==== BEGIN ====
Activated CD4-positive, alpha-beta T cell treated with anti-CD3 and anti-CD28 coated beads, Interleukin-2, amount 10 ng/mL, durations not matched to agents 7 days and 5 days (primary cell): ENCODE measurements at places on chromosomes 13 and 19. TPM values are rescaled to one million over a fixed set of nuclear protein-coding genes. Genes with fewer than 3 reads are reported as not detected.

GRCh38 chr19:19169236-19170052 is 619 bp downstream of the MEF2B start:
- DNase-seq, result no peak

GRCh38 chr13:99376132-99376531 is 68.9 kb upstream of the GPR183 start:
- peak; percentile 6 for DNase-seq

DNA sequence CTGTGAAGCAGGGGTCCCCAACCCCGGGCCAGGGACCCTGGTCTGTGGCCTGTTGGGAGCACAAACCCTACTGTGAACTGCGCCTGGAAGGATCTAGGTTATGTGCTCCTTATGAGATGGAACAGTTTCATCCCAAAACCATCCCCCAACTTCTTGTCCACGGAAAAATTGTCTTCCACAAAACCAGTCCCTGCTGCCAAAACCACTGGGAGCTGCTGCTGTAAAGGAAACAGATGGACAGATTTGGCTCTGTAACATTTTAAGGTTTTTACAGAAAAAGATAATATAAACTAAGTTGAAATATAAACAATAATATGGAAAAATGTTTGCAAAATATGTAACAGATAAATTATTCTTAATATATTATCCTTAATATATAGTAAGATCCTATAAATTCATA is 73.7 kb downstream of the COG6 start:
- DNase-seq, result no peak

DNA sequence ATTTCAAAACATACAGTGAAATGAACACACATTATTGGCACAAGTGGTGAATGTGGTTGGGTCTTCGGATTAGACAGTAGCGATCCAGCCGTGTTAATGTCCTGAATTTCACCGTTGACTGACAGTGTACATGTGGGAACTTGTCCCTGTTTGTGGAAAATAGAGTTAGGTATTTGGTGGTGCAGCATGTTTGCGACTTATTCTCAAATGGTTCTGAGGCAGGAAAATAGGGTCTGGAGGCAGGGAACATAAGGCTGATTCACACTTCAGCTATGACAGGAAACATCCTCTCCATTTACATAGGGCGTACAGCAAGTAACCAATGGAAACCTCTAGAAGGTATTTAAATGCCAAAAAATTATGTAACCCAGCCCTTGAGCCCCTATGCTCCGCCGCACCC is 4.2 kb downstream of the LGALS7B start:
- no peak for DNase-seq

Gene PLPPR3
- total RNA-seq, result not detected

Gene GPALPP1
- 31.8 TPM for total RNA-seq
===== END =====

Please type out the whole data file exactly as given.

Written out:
Activated CD4-positive, alpha-beta T cell treated with anti-CD3 and anti-CD28 coated beads, Interleukin-2, amount 10 ng/mL, durations not matched to agents 7 days and 5 days (primary cell): ENCODE measurements at places on chromosomes 13 and 19. TPM values are rescaled to one million over a fixed set of nuclear protein-coding genes. Genes with fewer than 3 reads are reported as not detected.

GRCh38 chr19:19169236-19170052 is 619 bp downstream of the MEF2B start:
- DNase-seq, result no peak

GRCh38 chr13:99376132-99376531 is 68.9 kb upstream of the GPR183 start:
- peak; percentile 6 for DNase-seq

DNA sequence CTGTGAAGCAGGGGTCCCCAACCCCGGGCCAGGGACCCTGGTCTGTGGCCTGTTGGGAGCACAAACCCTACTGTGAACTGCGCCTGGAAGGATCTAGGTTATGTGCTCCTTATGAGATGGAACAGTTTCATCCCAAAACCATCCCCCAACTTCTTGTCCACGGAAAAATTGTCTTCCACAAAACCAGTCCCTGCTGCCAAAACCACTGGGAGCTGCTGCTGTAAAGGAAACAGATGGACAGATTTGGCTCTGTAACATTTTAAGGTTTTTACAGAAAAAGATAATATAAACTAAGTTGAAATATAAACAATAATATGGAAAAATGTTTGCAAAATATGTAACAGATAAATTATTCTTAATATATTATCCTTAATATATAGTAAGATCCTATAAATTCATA is 73.7 kb downstream of the COG6 start:
- DNase-seq, result no peak

DNA sequence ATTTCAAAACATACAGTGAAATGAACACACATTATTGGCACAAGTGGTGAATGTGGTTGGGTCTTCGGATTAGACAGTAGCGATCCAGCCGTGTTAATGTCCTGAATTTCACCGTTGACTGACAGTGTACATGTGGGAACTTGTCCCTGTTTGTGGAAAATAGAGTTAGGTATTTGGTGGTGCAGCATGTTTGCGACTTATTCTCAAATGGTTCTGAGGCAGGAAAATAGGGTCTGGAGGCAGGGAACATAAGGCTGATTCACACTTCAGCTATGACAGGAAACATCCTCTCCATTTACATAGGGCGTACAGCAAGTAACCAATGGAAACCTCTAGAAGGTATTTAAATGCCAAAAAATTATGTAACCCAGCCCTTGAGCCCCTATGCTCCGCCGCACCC is 4.2 kb downstream of the LGALS7B start:
- no peak for DNase-seq

Gene PLPPR3
- total RNA-seq, result not detected

Gene GPALPP1
- 31.8 TPM for total RNA-seq